The Sports Organising Committee for WEG Normandy 2014 has already signalled that the configuration of the venue at the test event is not comparable to that envisaged for 28th August 2014. That is welcome news, but it is difficult to see how some downsides of the venue location, routes and crew points may be addressed. Even with less than 60 competing combinations, and access to the general public prohibited, routes in and out of the venue, through Sartilly and on crew routes were severely stressed on occasions. A part of this may have been coincidence of the test event with one of France’s busiest “bridge” holidays, but there is very little the OC can do to ease the situation when around 150 combinations are expected to compete in 2014.

The OC welcomed the positive feedback from competitors at the test event who appreciated the variety of challenges of the course. These challenges will be greater for the WEG 2014 competition, with an additional 31kms of course to add for the 160km CEI 4* ride, and with the ride being 12days later, on 28th August. Daylight time (sunrise 07:18hrs to sunset 20:57hrs) for the 2014 ride will be 13¼hrs, with a ride time at 20kph of about 11½hrs, and there will be a 12hr shift in the tides compared to this year’s ride; daytime high tide will be at 09:30hrs and low tide will be at 16:25hrs. Those differences suggest the course and the order of riding the loops will not be the same as for the test event. The WEG 2014 endurance competition promises to be very enjoyable indeed, and probably more open as a team competition than any endurance World championship of the last 12 years.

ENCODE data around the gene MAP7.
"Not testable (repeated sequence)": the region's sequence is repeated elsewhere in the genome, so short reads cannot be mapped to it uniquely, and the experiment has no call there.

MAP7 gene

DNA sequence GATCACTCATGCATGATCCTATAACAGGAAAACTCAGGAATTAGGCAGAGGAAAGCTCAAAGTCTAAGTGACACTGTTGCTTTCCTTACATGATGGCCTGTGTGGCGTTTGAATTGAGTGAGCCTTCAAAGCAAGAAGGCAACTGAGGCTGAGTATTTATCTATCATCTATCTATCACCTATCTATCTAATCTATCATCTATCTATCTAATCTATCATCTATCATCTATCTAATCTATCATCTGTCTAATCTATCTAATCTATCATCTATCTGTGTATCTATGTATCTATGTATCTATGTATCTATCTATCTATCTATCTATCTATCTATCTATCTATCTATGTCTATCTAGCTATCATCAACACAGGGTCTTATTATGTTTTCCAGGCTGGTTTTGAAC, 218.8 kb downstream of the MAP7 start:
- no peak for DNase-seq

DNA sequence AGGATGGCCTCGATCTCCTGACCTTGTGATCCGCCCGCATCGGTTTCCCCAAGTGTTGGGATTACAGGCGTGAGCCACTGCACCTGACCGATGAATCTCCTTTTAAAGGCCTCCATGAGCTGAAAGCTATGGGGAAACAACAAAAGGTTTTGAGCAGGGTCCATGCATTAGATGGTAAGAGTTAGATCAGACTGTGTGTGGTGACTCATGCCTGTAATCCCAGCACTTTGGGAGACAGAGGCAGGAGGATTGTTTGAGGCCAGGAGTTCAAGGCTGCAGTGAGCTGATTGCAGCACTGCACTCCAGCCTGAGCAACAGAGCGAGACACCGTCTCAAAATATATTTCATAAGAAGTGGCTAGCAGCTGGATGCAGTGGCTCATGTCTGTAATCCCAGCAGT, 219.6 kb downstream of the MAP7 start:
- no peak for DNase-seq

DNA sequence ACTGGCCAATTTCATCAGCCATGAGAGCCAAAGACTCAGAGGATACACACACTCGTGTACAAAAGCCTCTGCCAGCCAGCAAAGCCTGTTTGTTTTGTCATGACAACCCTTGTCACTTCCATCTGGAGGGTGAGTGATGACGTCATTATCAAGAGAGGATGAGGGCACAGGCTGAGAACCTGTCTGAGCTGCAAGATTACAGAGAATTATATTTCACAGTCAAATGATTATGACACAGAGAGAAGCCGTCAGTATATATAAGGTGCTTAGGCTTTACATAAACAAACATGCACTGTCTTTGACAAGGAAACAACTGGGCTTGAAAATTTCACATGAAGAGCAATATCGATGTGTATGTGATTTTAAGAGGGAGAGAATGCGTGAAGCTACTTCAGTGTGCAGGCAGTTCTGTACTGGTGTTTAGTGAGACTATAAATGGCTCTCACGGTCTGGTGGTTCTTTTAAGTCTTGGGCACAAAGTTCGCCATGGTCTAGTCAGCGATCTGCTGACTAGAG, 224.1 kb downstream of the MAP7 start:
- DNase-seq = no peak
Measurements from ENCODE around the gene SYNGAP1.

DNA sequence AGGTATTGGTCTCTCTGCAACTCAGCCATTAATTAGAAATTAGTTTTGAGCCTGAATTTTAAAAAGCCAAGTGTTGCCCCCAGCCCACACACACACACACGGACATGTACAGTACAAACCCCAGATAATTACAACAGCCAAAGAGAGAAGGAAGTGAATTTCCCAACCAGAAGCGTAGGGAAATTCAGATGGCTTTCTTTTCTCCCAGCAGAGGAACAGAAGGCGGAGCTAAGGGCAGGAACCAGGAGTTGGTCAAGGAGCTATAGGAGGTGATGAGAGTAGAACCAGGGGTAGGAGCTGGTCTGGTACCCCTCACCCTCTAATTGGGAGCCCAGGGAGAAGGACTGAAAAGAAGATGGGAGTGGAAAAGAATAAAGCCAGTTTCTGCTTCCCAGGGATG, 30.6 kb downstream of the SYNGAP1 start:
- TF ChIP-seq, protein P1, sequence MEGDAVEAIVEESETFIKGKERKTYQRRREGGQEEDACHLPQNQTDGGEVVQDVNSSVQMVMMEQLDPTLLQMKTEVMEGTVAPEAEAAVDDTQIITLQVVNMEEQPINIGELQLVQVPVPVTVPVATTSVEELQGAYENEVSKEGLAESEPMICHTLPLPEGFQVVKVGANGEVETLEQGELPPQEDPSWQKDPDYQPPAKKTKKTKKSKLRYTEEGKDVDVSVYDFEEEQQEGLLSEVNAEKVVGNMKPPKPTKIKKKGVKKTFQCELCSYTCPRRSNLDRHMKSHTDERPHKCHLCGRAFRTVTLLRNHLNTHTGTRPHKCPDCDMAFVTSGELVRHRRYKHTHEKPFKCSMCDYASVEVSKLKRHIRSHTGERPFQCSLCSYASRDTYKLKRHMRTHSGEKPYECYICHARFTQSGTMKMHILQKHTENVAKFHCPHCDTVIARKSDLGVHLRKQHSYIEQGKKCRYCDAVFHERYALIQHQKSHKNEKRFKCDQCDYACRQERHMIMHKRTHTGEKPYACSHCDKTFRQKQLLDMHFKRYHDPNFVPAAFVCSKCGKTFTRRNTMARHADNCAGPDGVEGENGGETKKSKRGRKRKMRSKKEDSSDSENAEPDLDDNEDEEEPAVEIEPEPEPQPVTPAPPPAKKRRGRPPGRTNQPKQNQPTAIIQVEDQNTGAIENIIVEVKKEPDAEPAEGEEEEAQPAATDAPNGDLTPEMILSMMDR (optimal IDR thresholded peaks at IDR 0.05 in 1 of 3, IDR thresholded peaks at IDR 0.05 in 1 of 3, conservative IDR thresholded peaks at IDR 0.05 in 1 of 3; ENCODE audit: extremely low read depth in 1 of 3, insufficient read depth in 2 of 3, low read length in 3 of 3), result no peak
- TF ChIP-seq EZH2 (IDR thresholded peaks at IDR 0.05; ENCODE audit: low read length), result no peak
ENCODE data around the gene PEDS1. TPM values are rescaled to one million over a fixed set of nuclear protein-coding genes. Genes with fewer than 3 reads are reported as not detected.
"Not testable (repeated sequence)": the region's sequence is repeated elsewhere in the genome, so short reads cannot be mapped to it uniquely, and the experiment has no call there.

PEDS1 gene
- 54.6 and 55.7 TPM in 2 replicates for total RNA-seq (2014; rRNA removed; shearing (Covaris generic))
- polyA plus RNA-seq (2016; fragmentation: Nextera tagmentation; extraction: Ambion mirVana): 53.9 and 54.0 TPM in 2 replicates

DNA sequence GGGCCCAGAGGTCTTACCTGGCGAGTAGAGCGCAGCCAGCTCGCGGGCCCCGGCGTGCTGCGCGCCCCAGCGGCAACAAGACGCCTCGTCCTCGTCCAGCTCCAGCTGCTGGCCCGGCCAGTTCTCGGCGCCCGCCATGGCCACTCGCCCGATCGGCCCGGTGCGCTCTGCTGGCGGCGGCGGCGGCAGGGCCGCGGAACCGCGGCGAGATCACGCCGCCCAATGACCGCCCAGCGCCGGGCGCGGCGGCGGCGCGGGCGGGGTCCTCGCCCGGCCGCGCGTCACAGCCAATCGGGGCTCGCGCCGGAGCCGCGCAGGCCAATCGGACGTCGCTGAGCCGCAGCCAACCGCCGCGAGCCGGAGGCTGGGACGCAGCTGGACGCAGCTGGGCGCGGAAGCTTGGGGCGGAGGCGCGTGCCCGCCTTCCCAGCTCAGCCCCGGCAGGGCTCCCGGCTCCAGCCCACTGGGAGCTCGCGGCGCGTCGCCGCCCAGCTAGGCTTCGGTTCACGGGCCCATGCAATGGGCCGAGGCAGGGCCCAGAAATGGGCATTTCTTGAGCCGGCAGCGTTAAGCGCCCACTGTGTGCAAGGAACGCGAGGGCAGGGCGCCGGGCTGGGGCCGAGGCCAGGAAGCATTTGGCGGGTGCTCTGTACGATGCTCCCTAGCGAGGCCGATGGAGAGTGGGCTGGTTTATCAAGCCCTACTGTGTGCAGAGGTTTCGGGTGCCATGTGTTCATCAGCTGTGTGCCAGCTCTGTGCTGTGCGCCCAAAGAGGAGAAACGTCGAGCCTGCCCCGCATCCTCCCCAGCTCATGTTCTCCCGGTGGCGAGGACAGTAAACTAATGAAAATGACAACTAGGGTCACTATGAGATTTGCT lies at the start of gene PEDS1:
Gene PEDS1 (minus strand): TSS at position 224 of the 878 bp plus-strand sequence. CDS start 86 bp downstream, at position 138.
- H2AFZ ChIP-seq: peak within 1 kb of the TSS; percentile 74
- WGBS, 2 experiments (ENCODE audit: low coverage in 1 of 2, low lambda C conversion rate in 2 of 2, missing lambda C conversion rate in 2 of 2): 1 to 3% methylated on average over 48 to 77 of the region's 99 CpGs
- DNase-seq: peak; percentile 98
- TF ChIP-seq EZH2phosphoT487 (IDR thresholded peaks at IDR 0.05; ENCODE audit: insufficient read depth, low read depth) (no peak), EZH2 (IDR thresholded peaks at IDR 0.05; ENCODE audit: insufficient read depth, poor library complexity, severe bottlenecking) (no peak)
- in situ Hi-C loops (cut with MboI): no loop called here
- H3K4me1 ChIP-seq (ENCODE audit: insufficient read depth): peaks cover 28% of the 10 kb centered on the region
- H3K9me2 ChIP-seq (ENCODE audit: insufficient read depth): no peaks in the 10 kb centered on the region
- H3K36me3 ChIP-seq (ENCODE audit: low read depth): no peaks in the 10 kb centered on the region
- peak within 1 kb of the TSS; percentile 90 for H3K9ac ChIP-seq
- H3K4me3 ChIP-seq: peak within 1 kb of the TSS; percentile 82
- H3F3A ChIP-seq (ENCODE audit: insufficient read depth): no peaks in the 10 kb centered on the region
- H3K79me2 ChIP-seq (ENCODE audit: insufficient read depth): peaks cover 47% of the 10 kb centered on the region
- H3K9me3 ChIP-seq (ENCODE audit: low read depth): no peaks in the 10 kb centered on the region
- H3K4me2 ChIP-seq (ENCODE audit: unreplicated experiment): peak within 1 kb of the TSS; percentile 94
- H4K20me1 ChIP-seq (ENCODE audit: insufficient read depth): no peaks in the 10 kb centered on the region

For those interested in attending the endurance at Sartilly and other discipline competitions of WEG 2014, from 24th August to 7th September, it is not too early to start planning. Most of the events will be in Caen, on the south side of the city close to the River Orne, at the Stade Michel d’Ornado and the Games Village, comprising the Zenith Arena, Parc des Expositions and Hippodrome. The eventing cross-country and dressage phases will be held in the beautiful estate grounds of Le Haras du Pin chateau and the Le Pin National Stud. Argentan, due south of Caen, is the closest town to Le Haras du Pin. Demonstration events for Polo and Horse-Ball will be at Deauville, to the east of Caen,  and St Lo, to the west.